What a Man Carries is his Lot

Leaving the W.I.S.E. islands is going to become quite a transition for me, as I have spent the last eight months there. I’m gradually shedding more possessions like skins, and retaining only the itemaries than remain with deep story, my medicines in allies of animal talismans, wisdom in magic literature and a few tools. It is a purifying process, not so much that these other accumulative things I have acquired are a burden, but rather they still inhibit my wandering. In my mind, I am hardly more than an old man with a cloak, a walking stick, and a wolf pelt hanging on my shoulders, gathering my medicines from the land, and I feel more unattached feelings could be a powerful medicine. I sleep in the trees with my hammock, but even Muir slept on the bare ground, This quote pretty much eludes to how I feel, from sir Thoreau.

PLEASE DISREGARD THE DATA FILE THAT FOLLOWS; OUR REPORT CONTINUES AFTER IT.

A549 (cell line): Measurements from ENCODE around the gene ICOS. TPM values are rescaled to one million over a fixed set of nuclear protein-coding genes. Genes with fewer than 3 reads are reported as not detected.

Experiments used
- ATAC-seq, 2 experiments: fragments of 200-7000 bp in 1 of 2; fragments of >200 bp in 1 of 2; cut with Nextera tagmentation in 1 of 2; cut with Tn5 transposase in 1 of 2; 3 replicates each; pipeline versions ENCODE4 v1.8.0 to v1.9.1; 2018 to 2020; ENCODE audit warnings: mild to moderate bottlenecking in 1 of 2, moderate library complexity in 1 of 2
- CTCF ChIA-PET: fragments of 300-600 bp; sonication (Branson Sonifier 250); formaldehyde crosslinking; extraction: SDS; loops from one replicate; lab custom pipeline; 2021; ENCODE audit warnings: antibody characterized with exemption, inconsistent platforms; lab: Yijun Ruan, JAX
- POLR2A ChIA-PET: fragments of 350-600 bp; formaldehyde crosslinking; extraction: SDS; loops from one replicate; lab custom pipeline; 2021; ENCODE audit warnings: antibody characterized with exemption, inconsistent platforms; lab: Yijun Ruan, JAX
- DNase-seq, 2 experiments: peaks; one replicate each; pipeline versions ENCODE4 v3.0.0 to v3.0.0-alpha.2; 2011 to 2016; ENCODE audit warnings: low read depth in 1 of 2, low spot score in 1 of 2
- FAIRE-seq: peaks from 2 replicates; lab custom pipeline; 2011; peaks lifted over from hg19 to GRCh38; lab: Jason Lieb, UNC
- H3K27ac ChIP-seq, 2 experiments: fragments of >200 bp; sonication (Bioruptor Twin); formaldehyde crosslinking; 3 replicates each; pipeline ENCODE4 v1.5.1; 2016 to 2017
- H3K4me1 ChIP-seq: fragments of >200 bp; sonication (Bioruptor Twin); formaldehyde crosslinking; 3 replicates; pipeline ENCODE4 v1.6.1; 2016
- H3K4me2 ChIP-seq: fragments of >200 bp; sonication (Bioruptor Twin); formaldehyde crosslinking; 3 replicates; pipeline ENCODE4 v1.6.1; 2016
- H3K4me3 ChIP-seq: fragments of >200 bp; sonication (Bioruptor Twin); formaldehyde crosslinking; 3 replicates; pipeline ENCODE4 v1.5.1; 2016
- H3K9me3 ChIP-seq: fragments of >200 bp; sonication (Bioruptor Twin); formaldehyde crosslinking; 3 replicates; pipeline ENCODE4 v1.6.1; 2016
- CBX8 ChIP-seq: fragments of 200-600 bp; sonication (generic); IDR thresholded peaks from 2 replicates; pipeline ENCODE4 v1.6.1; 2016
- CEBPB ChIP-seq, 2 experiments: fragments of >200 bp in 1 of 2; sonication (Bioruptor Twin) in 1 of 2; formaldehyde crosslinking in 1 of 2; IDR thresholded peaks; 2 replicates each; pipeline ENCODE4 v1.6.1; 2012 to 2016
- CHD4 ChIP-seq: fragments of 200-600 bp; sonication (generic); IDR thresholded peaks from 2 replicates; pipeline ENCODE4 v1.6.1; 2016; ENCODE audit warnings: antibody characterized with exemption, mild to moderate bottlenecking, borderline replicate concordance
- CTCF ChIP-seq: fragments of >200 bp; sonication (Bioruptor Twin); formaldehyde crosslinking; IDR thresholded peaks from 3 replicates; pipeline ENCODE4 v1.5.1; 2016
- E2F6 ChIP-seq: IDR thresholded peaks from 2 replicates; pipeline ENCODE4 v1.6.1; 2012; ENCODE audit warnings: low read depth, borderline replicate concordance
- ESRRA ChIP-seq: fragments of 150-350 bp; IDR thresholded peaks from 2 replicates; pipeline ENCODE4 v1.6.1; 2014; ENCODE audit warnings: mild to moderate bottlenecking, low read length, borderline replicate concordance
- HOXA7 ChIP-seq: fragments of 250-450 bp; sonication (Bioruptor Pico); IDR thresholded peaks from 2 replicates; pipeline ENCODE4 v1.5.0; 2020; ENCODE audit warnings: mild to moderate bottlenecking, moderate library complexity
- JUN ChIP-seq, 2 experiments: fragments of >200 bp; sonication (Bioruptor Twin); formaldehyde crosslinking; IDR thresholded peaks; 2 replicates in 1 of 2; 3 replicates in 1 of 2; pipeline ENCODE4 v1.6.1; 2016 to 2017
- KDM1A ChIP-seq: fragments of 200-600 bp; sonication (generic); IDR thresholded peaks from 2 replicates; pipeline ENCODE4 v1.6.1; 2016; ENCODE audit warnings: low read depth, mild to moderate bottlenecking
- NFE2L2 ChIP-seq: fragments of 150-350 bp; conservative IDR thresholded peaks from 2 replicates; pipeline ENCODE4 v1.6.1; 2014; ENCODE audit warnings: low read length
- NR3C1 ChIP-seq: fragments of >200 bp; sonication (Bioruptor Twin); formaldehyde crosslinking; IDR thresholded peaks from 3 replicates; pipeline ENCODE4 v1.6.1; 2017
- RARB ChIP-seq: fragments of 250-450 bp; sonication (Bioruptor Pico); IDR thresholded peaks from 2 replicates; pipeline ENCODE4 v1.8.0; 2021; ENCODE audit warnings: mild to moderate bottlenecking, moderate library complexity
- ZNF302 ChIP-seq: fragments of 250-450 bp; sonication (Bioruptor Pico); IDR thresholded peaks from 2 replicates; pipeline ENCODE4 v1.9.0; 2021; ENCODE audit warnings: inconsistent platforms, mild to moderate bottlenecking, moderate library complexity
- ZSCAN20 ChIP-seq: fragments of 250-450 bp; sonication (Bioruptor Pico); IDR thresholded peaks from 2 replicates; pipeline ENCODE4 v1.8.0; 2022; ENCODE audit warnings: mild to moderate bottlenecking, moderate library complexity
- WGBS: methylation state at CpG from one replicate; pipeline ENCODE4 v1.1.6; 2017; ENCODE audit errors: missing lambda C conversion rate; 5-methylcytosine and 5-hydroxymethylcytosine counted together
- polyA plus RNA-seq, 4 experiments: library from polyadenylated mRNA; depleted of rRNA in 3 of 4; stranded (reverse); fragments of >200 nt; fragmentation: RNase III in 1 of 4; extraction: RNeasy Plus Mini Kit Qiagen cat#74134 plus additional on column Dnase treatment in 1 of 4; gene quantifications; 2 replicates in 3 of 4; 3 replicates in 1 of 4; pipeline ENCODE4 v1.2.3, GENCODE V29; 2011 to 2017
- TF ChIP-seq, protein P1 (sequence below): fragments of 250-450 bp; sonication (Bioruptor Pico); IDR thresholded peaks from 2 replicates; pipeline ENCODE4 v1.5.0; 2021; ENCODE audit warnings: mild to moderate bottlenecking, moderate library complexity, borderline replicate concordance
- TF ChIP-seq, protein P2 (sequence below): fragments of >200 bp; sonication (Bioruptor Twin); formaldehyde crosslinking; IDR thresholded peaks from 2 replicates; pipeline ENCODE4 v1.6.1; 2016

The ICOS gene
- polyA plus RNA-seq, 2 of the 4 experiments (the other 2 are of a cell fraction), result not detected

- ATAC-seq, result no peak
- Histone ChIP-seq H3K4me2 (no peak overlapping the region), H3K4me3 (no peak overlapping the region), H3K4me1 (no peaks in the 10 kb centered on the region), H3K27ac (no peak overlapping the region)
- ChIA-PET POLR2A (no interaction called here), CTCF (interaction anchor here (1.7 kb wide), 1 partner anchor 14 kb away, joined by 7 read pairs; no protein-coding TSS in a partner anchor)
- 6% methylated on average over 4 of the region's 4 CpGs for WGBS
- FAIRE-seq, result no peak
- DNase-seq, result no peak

I look upon England today as an old gentleman who is travelling with a great deal of baggage, trumpery which has accumulated from long housekeeping, which he has not the courage to burn; great trunk, little trunk, bandbox, and bundle. Throw away the first three at least. It would surpass the powers of a well man nowadays to take up his bed and walk, and I should certainly advise a sick one to lay down his bed and run. When I have met an immigrant tottering under a bundle which contained his all — looking like an enormous wen which had grown out of the nape of his neck — I have pitied him, not because that was his all, but because he had all that to carry. If I have got to drag my trap, I will take care that it be a light one and do not nip me in a vital part. But perchance it would be wisest never to put one’s paw into it.

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